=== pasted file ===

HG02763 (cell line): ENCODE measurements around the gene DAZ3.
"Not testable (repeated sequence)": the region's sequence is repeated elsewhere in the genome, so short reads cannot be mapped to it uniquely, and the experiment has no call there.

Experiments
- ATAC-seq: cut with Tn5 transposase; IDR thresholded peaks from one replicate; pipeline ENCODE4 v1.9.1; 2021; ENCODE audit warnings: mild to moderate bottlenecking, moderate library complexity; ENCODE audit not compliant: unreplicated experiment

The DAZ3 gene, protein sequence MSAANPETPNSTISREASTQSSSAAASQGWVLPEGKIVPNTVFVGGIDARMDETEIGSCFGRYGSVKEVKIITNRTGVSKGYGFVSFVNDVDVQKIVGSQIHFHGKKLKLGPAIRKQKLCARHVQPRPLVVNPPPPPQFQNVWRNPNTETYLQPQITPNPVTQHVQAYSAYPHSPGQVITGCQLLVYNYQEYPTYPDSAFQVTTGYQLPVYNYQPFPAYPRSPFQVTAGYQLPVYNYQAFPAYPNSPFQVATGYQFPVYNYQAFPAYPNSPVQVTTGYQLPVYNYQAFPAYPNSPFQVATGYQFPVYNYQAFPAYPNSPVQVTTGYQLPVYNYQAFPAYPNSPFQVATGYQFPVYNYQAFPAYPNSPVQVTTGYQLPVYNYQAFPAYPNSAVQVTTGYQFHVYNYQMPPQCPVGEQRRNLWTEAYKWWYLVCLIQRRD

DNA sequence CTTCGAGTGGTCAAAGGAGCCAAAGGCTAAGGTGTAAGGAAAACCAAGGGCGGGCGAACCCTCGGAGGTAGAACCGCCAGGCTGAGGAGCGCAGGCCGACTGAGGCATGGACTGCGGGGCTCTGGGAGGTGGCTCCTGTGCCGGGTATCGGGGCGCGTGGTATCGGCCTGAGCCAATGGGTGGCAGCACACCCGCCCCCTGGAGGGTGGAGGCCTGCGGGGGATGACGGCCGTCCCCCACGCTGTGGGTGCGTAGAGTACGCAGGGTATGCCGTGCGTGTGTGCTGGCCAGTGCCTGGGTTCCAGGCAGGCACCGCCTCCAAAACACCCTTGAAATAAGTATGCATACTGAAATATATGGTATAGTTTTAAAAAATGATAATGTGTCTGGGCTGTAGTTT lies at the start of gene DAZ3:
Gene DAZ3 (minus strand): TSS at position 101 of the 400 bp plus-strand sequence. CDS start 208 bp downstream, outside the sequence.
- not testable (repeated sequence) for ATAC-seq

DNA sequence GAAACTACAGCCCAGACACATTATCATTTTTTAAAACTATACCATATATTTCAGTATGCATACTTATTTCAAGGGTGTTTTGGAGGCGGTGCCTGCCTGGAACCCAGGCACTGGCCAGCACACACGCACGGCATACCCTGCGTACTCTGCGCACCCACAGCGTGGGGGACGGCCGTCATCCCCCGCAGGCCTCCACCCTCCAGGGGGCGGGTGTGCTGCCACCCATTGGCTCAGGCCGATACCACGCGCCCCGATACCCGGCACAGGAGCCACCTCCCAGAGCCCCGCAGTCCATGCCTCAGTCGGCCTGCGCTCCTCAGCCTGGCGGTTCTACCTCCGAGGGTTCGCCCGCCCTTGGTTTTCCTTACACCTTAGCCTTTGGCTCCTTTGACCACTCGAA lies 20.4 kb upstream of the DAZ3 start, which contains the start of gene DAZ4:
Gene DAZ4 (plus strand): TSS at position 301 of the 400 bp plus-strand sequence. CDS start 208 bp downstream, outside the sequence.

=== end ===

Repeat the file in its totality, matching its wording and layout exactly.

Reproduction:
HG02763 (cell line): ENCODE measurements around the gene DAZ3.
"Not testable (repeated sequence)": the region's sequence is repeated elsewhere in the genome, so short reads cannot be mapped to it uniquely, and the experiment has no call there.

Experiments
- ATAC-seq: cut with Tn5 transposase; IDR thresholded peaks from one replicate; pipeline ENCODE4 v1.9.1; 2021; ENCODE audit warnings: mild to moderate bottlenecking, moderate library complexity; ENCODE audit not compliant: unreplicated experiment

The DAZ3 gene, protein sequence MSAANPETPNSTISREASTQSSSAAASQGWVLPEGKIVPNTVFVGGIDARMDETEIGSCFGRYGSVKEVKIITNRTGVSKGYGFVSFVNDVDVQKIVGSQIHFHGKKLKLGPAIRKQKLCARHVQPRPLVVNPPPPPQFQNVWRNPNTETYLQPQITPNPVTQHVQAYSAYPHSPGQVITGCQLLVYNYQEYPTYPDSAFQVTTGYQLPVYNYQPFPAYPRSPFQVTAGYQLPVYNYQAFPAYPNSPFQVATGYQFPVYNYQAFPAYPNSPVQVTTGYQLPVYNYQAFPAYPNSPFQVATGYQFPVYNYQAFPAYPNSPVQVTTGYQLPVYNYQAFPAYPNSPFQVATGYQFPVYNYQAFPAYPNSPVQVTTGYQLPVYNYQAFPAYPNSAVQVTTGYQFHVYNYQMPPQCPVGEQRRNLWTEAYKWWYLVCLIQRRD

DNA sequence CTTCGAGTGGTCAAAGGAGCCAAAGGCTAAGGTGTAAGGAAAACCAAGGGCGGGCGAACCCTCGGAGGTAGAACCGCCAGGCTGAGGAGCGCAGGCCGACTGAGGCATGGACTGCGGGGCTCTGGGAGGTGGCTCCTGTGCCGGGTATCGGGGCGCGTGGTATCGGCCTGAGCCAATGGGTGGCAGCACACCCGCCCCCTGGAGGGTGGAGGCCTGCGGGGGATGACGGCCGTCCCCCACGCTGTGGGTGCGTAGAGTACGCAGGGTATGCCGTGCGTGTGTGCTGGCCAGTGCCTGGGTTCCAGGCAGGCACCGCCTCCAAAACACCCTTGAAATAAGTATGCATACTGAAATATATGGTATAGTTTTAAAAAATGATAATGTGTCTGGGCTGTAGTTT lies at the start of gene DAZ3:
Gene DAZ3 (minus strand): TSS at position 101 of the 400 bp plus-strand sequence. CDS start 208 bp downstream, outside the sequence.
- not testable (repeated sequence) for ATAC-seq

DNA sequence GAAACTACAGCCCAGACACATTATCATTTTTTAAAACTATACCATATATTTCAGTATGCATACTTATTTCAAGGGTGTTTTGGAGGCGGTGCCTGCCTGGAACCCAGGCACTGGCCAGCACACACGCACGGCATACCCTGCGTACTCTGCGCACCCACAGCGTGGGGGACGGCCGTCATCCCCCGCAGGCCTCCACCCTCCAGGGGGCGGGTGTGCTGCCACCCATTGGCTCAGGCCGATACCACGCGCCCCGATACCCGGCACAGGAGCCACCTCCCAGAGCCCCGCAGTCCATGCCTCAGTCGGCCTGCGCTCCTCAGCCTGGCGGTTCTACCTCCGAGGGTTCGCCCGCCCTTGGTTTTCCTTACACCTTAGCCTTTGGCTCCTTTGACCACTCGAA lies 20.4 kb upstream of the DAZ3 start, which contains the start of gene DAZ4:
Gene DAZ4 (plus strand): TSS at position 301 of the 400 bp plus-strand sequence. CDS start 208 bp downstream, outside the sequence.